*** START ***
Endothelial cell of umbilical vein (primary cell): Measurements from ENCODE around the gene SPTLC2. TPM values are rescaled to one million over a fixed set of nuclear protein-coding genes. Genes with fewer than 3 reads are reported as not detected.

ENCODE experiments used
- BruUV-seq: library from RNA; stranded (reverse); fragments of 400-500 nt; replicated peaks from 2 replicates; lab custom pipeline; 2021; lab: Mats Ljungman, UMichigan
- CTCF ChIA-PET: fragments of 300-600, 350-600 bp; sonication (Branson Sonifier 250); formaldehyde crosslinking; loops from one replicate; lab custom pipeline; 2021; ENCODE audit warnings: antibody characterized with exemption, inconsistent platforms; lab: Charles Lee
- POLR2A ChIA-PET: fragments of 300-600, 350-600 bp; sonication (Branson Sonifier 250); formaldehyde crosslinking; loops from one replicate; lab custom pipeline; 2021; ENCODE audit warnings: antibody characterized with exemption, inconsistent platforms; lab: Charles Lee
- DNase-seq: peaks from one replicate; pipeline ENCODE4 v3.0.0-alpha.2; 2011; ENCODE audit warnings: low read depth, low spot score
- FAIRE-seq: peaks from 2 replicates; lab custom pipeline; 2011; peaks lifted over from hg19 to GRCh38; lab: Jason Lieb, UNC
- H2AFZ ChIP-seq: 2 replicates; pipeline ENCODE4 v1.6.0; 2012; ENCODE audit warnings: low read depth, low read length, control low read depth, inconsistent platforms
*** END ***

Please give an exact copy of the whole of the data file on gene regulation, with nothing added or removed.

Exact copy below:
Endothelial cell of umbilical vein (primary cell): Measurements from ENCODE around the gene SPTLC2. TPM values are rescaled to one million over a fixed set of nuclear protein-coding genes. Genes with fewer than 3 reads are reported as not detected.

ENCODE experiments used
- BruUV-seq: library from RNA; stranded (reverse); fragments of 400-500 nt; replicated peaks from 2 replicates; lab custom pipeline; 2021; lab: Mats Ljungman, UMichigan
- CTCF ChIA-PET: fragments of 300-600, 350-600 bp; sonication (Branson Sonifier 250); formaldehyde crosslinking; loops from one replicate; lab custom pipeline; 2021; ENCODE audit warnings: antibody characterized with exemption, inconsistent platforms; lab: Charles Lee
- POLR2A ChIA-PET: fragments of 300-600, 350-600 bp; sonication (Branson Sonifier 250); formaldehyde crosslinking; loops from one replicate; lab custom pipeline; 2021; ENCODE audit warnings: antibody characterized with exemption, inconsistent platforms; lab: Charles Lee
- DNase-seq: peaks from one replicate; pipeline ENCODE4 v3.0.0-alpha.2; 2011; ENCODE audit warnings: low read depth, low spot score
- FAIRE-seq: peaks from 2 replicates; lab custom pipeline; 2011; peaks lifted over from hg19 to GRCh38; lab: Jason Lieb, UNC
- H2AFZ ChIP-seq: 2 replicates; pipeline ENCODE4 v1.6.0; 2012; ENCODE audit warnings: low read depth, low read length, control low read depth, inconsistent platforms